No Wonder Kids Don't Want to Fly
Following last weekend’s debut of Planes and my conversation with some kids who had just seen it, I was vicariously imagining what it would take to inspire them to become pilots by remembering what inspired me. This isn’t difficult, because I can pin it down to about the year, if not the day. It wasn’t a movie, or books or tales told by my World War II-bomber-navigator uncle, but an airplane. A real one.
I was five or six and my mother drove us to Amarillo Airport—English Field—in a two-door, chrome-green 1953 Oldsmobile to pick up my dad, who was returning from a business trip. In those days—it seems like a different eon—we didn’t have to put up with the airside security bulls*&t we suffer today. When you met arriving airplanes, you walked out to the ramp fence, with its open gate, and the airplanes taxied right up close enough to feel and smell. No one yelled at you if you walked through the gate, especially if you were six years old.
For me, the memory remains vivid, although I could be mistaken on the airplane. I recall it being a DC-3 whose skin was so brightly polished that the taxiway stripes and concrete seams reflected off its belly. The engine nacelles were streaked with oil and when it shutdown, I got a whiff of leaded exhaust. (Not wimpy 100LL either, but the good green stuff…100/130. Probably tanked my IQ 10 points right on the spot, which explains why I became a journalist instead of surgeon.)
When the engines farted to a stop, the pilot opened his window and placed a little Texas flag in the mount airplanes had in those days. He waved at me and I was instantly enthralled. Given the Texas flag, I think the line must have been Trans-Texas Airways. They also flew Convair 240s, so it’s possible that’s the type I was looking at. Not that it mattered to me.
Six-year-olds are too easily distracted to make solemn vows about anything other than insisting on a visit to the airport ice cream shop, but the image of that airplane stayed with me and does to this day. I can’t honestly say I decided to become a pilot that day, but 13 years later, I was one.
A hundred years later, airlines and air terminals remain the most meaningful contact young people have with aviation. Contrast my innocent experience with the sterile if not frightening process of just getting to the airplane today. You have to strip your shoes off, stand in line and walk through some strange machine with your arms held high in surrender. TSA “associates” who’ve undergone brainscans to excise the words “please” and “thank you,” from their vocabularies poke, prod, hiss and otherwise do their best to make a hemorrhoidectomy more appealing than an airline trip. To pass through security is to experience Constitutional inversion: you’re guilty until proven innocent.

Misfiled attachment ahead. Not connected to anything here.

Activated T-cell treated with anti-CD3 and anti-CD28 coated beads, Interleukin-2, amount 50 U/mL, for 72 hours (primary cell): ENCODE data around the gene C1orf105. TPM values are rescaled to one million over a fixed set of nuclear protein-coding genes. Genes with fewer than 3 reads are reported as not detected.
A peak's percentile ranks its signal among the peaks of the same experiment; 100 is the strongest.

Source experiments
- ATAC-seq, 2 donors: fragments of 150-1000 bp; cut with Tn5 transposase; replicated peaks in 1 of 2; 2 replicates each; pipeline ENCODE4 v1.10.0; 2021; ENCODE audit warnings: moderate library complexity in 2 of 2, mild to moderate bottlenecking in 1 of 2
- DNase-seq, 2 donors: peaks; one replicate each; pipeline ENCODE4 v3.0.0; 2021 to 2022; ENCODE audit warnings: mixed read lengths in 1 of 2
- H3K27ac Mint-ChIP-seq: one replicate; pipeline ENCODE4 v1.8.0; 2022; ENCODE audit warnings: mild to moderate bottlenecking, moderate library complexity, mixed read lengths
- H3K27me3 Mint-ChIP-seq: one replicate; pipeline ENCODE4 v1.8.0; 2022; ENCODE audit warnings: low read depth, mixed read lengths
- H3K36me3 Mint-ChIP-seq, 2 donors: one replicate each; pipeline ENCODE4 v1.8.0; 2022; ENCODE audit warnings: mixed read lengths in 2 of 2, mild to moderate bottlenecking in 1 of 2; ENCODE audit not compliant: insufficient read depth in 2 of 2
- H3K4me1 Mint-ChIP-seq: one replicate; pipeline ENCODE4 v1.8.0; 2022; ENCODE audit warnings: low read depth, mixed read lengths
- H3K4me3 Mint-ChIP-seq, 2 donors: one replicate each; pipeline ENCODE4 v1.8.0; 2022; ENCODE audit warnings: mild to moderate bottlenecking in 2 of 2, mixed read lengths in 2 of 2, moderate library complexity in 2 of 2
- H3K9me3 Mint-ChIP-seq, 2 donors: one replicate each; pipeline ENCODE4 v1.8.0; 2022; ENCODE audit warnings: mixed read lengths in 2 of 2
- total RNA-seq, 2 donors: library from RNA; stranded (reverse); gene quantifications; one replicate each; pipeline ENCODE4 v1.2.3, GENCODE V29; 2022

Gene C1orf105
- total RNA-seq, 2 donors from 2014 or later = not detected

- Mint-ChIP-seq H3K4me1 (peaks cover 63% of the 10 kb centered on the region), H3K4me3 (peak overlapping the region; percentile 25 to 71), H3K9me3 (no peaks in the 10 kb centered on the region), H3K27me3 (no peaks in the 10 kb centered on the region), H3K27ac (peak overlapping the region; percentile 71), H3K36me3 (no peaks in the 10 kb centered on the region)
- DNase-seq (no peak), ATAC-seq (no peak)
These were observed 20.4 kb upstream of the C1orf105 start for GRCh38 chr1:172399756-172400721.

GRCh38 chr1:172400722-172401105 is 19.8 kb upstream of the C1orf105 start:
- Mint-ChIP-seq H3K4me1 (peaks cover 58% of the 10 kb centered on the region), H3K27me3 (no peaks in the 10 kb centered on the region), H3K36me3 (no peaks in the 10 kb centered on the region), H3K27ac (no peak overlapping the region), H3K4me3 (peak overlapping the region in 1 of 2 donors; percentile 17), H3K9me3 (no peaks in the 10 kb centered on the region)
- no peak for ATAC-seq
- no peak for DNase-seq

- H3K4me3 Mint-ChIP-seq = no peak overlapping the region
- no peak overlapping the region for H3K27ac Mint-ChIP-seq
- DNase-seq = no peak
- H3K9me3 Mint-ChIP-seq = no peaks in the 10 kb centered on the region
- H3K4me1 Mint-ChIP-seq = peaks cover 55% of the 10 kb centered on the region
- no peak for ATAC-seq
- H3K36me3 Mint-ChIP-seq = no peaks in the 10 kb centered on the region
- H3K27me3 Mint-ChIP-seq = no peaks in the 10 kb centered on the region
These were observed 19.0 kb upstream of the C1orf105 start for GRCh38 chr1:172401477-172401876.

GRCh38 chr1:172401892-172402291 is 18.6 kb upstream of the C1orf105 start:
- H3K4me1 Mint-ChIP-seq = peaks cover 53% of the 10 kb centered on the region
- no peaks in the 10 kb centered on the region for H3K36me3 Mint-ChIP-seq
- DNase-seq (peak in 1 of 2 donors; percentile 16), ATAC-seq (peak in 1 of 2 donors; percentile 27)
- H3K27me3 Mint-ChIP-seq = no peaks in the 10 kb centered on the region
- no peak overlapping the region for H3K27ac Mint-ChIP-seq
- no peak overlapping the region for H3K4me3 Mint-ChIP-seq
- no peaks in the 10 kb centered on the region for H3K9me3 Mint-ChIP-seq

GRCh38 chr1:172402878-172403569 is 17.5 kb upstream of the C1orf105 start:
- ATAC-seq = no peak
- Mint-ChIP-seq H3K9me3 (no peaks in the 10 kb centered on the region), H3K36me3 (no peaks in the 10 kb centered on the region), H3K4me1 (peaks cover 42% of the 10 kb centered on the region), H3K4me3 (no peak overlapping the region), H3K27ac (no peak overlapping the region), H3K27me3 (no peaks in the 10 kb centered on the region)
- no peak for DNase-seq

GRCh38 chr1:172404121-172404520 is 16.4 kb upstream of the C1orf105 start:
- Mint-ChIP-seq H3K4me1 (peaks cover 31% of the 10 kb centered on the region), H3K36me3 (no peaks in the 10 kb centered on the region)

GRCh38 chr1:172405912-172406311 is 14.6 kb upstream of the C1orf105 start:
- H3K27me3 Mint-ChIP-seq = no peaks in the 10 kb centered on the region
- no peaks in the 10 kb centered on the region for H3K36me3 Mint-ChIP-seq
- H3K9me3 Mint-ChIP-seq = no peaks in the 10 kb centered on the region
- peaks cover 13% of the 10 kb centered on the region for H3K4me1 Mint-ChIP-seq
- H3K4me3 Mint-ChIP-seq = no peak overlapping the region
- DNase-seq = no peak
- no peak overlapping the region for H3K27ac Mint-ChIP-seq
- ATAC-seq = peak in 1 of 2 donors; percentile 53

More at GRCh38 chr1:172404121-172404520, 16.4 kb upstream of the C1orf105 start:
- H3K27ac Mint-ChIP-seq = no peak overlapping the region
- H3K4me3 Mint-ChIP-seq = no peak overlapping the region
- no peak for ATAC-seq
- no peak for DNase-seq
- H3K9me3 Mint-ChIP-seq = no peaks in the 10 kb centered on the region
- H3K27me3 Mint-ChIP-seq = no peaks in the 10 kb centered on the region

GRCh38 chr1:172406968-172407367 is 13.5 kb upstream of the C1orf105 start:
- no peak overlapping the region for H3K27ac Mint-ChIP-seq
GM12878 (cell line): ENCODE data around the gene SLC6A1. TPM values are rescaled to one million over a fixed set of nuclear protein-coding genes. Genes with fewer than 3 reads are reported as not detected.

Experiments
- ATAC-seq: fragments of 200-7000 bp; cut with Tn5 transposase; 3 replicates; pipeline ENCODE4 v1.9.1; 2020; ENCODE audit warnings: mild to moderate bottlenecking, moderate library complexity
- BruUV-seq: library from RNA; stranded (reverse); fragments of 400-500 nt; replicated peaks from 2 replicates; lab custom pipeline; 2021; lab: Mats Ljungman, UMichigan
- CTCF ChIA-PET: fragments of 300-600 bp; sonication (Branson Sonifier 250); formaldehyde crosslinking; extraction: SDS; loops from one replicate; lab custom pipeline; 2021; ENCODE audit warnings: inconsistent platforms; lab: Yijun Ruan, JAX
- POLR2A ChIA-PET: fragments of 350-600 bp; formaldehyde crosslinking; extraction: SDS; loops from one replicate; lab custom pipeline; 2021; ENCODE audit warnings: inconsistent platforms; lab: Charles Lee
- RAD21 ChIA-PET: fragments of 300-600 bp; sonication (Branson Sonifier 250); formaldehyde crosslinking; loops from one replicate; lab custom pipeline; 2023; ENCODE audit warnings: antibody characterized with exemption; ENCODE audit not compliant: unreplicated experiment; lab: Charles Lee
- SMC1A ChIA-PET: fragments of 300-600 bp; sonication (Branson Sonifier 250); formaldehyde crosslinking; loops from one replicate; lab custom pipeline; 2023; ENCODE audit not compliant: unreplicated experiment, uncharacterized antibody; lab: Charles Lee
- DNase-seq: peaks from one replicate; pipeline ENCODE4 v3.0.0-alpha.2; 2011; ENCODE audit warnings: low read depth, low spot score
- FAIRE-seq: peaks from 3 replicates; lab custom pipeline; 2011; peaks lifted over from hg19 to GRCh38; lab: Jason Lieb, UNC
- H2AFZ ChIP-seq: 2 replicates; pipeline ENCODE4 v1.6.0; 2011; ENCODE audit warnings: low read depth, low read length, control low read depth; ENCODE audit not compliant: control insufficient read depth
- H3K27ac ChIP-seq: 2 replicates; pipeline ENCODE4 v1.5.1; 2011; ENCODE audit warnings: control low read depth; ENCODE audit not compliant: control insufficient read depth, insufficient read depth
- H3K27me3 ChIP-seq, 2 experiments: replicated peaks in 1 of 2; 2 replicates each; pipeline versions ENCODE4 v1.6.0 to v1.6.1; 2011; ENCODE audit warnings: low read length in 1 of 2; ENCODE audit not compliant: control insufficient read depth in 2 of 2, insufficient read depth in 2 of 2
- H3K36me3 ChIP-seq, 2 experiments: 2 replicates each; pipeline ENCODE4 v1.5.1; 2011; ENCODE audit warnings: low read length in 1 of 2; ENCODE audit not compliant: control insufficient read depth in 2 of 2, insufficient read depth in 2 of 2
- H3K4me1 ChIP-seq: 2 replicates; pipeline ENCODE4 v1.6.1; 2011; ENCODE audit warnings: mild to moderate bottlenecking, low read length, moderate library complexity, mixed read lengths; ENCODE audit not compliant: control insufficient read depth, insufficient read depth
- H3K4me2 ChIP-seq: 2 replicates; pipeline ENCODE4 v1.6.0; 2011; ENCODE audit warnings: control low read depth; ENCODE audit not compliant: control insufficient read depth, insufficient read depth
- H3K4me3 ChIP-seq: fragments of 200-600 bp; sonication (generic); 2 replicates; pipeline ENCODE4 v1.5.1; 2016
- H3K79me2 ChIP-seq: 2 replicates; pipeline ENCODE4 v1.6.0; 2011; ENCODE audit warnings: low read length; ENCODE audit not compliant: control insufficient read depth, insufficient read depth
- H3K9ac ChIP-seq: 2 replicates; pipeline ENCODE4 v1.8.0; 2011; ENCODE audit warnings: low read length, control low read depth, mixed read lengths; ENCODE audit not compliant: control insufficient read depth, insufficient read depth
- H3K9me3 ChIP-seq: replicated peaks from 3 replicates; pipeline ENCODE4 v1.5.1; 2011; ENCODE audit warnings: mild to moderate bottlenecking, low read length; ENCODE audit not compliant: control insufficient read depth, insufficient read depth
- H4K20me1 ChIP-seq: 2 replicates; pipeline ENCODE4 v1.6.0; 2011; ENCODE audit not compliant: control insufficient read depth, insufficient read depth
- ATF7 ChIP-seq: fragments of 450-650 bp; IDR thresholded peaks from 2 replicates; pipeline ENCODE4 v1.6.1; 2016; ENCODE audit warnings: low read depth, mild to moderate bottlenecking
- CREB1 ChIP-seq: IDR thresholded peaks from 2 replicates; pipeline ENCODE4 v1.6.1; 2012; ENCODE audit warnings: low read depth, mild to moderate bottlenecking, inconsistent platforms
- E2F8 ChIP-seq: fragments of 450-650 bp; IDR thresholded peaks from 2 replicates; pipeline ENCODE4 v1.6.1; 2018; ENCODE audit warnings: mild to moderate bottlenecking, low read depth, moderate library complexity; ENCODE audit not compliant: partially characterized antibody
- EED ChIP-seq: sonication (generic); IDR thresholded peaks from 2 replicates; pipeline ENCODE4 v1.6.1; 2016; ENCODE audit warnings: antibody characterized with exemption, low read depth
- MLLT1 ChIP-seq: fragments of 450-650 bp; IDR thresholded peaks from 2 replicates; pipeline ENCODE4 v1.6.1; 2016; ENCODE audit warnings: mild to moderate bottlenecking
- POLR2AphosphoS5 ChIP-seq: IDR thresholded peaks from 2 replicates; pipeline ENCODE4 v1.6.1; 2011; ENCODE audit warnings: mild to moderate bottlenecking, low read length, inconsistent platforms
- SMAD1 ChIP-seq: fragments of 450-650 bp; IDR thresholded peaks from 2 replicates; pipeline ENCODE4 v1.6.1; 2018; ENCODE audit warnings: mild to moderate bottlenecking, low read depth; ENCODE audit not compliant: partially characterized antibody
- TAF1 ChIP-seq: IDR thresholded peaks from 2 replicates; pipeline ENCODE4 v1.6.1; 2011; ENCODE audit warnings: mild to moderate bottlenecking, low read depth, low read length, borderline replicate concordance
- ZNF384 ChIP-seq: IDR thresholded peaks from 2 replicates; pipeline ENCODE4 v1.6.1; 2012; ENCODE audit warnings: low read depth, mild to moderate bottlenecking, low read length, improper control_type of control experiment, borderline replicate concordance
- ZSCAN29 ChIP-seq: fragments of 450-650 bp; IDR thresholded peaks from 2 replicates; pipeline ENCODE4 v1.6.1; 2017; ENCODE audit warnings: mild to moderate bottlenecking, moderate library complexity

The closest you get to seeing an actual airplane up close is through inch-thick terminal glass with the airplane half obscured by the very same jetway that will direct you antiseptically into a conveyance whose soulless plastic interior might just as well be a minivan. At least the minivan has cup holders and a civilized seat pitch.
You can further insulate yourself from the reality of flight by carrying along your own in a computer, a DVD player or an iPod. Nicely dressed ladies used to bring food and drinks, now it’s a bag of stale pretzels—First Class only—and on a short flight, they might as well stuff a funnel in your mouth and pressure feed your Diet Coke. That would save scooping up the “cabin service items” before you’ve taken the first sip.
If your seatmate is clothed in something other than a ripped t-shirt, gym shorts and flip flops, you’re not on a domestic airliner; you’ve been time-warped to a Greyhound Bus, when travelers from Des Moines to Moline packed their own suitcases and made sure they brought along their dignity.
Someone meeting your flight or the reverse? The litter-strewn cellphone lot out there near the freight hangars and the fuel farm will loom large in your plans, followed by a harrowing dash to the arrivals lane where former Marine drill instructors recovering from road rage will be there to direct traffic, never missing a chance to send you around the loop again just as your passenger struggles through the terminal doors.
No wonder kids don’t want to learn to fly. But at least the pilots still wave.